The southeastern continental shelf of the United States as an atmospheric CO2 source and an exporter of inorganic carbon to the ocean Academic Article uri icon

abstract

  • The US southeastern continental shelf, also known as the South Atlantic Bight (SAB), is a strong source of CO, to the atmosphere, which is in direct contrast to recent reports regarding other major continental shelves. Both spatial (cross-shelf) and seasonal variations of the CO2 system were pronounced in the SAB. Sea surface pCO(2) in winter was undersaturated relative to the atmosphere, while oversaturation of pCO(2) dominated the entire shelf water in all other seasons. Annually, the SAB releases CO2 to the atmosphere at an average rate of 30g Cm-2 (2.5 mol cm(-2)). This system also discharges dissolved inorganic carbon to the open ocean (30 g C m(-2) yr(-1)). Methods of estimating CO2 flux and DIC flux are critically evaluated and compared. A carbon mass balance model in the SAB is presented based on inorganic carbon fluxes from this study and organic carbon fluxes from literature. The carbon budget is much closer to balance by using this carbon flux approach than by direct measurements of primary production and respiration. It is concluded that the SAB is a net heterotrophic system annually. Intensified hearing, elevated input of inorganic carbon from coastal salt marshes, microbial respiration of marsh-exported organic carbon and the lack of annual spring blooms all contribute to maintaining the SAB as a strong CO2 Source to the atmosphere during the warm seasons. In winter, the primary factor that governs the CO2 sink in the SAB is likely the cooling process. Strong heterotrophy during warm seasons also sustains the SAB to be an exporter of inorganic carbon to the open ocean annually. The SAB shelf functions differently from the East China Sea, the North Atlantic European Shelves, and the Mid-Atlantic Bight as a source or sink of atmospheric CO2. The SAB is classified as a “marsh-dominated” shelf as compared to other shelves in terms of carbon dynamics. Further work to study carbon dynamics in coastal margins is warranted to interpret their roles in the global CO, budget. (c) 2005 Elsevier Ltd. All rights reserved.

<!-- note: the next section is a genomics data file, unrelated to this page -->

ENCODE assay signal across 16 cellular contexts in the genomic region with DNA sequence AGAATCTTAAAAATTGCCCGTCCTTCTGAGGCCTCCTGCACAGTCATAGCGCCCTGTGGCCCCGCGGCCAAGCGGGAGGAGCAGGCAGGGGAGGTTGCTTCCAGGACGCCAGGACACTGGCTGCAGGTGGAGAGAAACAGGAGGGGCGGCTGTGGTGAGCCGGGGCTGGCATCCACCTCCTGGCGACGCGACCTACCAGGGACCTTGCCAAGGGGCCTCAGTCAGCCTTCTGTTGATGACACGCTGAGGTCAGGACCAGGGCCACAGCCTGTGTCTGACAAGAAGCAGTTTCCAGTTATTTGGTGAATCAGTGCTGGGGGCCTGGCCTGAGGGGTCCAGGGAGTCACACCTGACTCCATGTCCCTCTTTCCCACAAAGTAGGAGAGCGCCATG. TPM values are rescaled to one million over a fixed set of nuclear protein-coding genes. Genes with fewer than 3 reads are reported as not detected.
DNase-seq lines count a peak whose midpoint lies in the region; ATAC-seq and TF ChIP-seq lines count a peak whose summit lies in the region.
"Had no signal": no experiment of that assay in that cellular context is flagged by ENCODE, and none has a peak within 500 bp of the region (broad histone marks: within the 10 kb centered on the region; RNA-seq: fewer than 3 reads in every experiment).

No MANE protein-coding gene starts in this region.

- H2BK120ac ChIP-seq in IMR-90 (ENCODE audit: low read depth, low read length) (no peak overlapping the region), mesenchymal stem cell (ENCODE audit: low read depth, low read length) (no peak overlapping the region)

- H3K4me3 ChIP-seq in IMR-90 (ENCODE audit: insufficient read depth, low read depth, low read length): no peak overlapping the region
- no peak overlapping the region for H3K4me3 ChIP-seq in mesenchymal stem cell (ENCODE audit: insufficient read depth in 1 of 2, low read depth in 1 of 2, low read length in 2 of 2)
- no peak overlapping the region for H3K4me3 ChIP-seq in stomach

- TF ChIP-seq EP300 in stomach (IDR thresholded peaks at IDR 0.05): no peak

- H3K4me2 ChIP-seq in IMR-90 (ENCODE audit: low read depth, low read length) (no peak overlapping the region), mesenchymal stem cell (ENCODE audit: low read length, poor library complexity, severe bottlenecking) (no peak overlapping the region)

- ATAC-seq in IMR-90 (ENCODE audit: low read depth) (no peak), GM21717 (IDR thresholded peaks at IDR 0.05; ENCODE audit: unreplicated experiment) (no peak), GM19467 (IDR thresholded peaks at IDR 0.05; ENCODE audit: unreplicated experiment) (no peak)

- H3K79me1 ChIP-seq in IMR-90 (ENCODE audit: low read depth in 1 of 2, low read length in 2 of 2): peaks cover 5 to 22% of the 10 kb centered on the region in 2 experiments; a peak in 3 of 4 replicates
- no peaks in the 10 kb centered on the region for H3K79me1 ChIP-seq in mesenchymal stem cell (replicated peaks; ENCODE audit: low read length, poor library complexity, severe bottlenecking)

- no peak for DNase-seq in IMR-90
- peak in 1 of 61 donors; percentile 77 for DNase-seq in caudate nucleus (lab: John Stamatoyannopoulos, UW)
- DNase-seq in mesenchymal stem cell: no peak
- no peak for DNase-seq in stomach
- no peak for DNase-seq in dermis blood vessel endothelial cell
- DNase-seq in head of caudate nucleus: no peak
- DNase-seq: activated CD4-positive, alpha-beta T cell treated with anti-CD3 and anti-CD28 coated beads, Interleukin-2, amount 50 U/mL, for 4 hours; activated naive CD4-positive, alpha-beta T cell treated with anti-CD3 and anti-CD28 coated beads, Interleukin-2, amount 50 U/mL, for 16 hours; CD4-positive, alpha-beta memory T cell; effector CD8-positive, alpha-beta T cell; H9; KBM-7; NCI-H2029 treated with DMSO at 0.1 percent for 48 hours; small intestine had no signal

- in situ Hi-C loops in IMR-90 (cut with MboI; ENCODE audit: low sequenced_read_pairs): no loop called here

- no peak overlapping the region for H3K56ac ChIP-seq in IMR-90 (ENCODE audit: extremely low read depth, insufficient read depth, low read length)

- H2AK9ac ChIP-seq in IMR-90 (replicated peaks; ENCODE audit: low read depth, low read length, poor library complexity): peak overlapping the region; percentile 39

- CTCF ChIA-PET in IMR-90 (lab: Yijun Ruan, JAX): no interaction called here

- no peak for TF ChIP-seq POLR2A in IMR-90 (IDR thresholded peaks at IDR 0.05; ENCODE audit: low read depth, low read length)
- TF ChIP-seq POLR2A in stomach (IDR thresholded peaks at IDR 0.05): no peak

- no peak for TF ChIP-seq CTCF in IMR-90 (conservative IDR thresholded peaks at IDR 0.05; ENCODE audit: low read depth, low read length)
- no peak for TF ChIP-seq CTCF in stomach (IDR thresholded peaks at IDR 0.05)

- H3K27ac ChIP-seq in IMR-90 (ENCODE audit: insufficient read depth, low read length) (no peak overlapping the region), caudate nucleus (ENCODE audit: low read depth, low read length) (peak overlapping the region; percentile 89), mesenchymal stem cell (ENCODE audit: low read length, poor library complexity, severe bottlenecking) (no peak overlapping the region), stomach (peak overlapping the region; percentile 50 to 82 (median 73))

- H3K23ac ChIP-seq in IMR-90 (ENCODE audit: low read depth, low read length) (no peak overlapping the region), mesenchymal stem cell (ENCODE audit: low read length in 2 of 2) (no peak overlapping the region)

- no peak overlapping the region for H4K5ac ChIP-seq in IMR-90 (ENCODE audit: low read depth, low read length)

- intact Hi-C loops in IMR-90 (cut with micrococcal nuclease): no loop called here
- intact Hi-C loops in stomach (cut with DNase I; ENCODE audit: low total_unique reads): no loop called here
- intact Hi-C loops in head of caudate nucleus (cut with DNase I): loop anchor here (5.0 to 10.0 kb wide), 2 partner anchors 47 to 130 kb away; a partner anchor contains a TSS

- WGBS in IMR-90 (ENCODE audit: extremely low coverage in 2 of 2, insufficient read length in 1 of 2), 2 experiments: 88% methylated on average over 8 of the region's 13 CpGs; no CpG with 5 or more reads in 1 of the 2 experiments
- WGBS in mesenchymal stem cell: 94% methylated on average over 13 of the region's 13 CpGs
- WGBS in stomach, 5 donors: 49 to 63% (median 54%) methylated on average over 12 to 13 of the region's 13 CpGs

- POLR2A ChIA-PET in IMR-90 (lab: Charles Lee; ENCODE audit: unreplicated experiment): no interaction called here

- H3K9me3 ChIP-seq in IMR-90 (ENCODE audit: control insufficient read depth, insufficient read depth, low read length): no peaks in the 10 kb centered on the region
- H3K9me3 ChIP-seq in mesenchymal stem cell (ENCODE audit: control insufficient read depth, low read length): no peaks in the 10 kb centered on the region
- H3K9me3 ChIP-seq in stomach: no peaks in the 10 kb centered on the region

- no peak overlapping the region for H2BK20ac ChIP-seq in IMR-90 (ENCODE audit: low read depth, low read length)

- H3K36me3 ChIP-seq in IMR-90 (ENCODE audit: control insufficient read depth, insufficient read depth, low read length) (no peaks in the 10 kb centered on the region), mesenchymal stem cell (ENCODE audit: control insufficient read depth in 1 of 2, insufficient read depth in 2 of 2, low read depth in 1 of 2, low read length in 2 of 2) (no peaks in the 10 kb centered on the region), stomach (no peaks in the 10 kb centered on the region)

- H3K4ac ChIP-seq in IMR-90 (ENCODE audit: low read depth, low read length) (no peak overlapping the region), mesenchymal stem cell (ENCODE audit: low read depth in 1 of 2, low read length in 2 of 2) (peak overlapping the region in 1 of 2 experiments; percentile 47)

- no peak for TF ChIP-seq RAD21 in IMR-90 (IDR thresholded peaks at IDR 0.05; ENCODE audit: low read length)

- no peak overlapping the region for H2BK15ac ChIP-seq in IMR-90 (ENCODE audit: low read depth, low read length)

publication date

  • October 2005